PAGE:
In the case of The Killers concert that happened in Joburg on Friday night, I’m willing to bet that the majority of the people who went to watch them knew four or five of their songs, mainly the ones that play on 5FM and that was about it.

 

 

They also have no clue how to chill out and enjoy the vibe of a big concert. We arrived about 40 mins before The Killers went on stage, which was just enough time to get some drinks and start missioning through the crowds to find a good spot.

Predictably as we got closer to the centre, the crowds became more and more dense until eventually we came to a dead stop in a group of people who started shitting us out in a really bitchy, horrible way for having the audacity to stand amongst them.

People, this is a fucking rock concert, you cannot reserve a place to stand, what the fuck?!

Eventually we managed to squeeze past the douchebags and find a place to stand and moments later the lights dimmed down, a low, long, grumbling note sounded over the massive speaker system and in an explosion of lights, The Killers launched into their first song, ‘Joyride’.

A bit of a weak song to start with some might argue, but it was a nice and gentle way to ease us all into things and I think it worked.

The exact tracklist they played after that is a little blurry in my mind, but I know ‘Bones’ was in there somewhere in the beginning and that they rocked out for the first three tracks and then played two totally obscure tracks after that and the energy in the crowd dropped instantly.

 

 

To the band’s credit, they played every classic Killers’ track they’ve ever written. ‘For Reasons Unknown’, ‘Spaceman’, ‘Somebody Told Me’, ‘Human’, and ‘Mr Brightside’ were all belted out passionately and executed with such precision, you’d swear you were listening to the CD…

But rest assured, this wasn’t Milli Vanilli we were watching, as perfectly as the band played, I picked up a couple of tiny slip-ups here and there – proof that it wasn’t just a backing track we were listening to.

What quickly became apparent watching them live though is that Brandon Flowers (the lead vocalist and frontman of the band) IS The Killers. Take that man out of the band and all you’ve got is a group of dudes who look like ageing session musicians, the kind of people you’d expect to see on stage playing U2 covers at The Rustic Theatre on a Sunday afternoon.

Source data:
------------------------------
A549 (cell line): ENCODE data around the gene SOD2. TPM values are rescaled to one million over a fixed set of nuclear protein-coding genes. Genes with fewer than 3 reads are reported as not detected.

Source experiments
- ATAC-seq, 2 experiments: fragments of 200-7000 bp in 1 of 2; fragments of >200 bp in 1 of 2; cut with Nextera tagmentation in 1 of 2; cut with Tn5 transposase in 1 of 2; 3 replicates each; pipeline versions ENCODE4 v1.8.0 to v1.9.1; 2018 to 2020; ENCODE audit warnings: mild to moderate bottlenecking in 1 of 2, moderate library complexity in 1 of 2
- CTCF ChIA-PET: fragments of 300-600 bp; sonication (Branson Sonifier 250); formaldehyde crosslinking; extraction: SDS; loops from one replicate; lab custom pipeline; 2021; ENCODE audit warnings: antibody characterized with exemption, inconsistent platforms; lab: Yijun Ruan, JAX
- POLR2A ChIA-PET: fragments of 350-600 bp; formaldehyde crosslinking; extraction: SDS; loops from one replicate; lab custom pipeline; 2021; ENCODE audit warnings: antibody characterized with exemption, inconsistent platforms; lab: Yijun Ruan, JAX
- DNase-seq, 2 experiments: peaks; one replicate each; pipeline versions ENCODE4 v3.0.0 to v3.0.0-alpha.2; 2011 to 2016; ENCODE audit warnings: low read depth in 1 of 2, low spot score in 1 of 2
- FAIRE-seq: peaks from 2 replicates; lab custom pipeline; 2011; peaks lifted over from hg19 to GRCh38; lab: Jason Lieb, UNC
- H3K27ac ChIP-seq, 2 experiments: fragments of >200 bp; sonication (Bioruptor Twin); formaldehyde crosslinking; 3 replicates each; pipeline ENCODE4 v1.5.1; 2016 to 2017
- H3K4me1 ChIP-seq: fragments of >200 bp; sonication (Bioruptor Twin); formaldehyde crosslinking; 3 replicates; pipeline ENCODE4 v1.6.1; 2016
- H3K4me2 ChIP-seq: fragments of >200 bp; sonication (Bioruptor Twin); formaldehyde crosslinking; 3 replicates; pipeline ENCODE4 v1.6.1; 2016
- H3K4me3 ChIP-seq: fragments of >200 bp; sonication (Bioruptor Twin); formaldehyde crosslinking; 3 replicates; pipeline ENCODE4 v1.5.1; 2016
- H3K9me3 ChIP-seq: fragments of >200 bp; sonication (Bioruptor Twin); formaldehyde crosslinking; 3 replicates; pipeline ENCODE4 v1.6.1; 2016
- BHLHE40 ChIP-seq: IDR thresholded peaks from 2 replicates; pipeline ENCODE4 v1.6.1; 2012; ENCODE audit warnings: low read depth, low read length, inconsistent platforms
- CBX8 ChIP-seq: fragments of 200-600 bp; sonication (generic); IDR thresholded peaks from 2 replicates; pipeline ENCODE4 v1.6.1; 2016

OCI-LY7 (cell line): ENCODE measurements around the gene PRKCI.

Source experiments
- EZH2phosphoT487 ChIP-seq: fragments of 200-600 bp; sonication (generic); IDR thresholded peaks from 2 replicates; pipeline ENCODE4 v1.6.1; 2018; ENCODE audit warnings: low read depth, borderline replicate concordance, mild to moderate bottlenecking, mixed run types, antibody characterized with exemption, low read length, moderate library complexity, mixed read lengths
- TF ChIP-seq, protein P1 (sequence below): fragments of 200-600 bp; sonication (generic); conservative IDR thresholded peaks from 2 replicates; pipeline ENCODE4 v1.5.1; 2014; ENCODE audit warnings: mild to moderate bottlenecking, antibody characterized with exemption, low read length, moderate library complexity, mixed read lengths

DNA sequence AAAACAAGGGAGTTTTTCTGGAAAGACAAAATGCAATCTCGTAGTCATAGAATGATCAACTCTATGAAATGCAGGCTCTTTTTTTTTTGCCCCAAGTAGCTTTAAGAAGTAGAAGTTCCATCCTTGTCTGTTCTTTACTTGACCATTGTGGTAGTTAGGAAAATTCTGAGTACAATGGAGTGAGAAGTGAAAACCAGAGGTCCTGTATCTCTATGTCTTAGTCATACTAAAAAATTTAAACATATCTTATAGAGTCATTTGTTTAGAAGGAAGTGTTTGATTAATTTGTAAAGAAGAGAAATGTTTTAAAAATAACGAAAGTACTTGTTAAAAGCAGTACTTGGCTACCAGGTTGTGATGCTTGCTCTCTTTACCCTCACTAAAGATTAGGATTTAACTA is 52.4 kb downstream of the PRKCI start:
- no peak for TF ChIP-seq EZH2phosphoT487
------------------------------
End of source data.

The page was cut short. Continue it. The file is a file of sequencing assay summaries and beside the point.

Mark my words, the next step for ol’ Flowers will be a solo career. He’ll drop the rest of the band, strike out on his own and make an album that, surprise, surprise, sounds exactly like The Killers.

You heard it here first 😉

There were a couple of little touches that I really liked. One of them was when they killed all the lights in The Dome and Flowers and the guitarist Dave Keuning stepped under a single spotlight and sang ‘Falling In Love With You’ (the Elvis track).

 

 

I also liked the bit when Flowers sat down at the end of ‘Spaceman’ and played the last chorous on the piano, just him on his lonesome. The man can sing, that’s for damn sure.

The only song I think they butchered completely was ‘Smile Like You Mean It’, which was really sad, because like I said in my previous post, that song means a lot to me. They opted for an acoustic guitar and piano instead of the electric and synthesized kind and played the song half a click slower than they do on the album.

The result is that it sounded more like a funeral dirge than The Killers’ track we’ve all come to know and love.

Other than that, it was a solid concert, and yes, I feel like I got my money’s worth. As for the rest of the crowd, who knows what they thought of it all. A lot of my friends who went to the concert were surprised by how unenergetic the crowd was, but as I mentioned above, this is fairly typical of South African audiences.

There were people standing next to us that didn’t so much as nod their heads for the entire concert. They just stood there and watched in a kind of silent, catatonic daze.

Nice one guys. No wonder international bands avoid us like the plague.

 

 

However, the real question here is has my faith in the band been restored? After watching them play live are they back in my top ten list? Well, the answer to that question would be ‘no’.

More than anything, I feel a sense of closure. I’ve bought all their albums, listened to nearly everything they’ve ever recorded and seen them play live.

I’m happy to say adios to The Killers. In five year’s time I’ll probably dig out some of my personal favourites again and play them on a lazy afternoon, but the danger of listening to any band too much is that their music loses it’s meaning for you and thanks to the masses of radio play this band has gotten, that’s exactly what’s happened to them.

They killed The Killers. Those music execs out there in dreamland, they killed The Killers.

Those bastards.

-ST




A Word From The Kind Folks At Nokia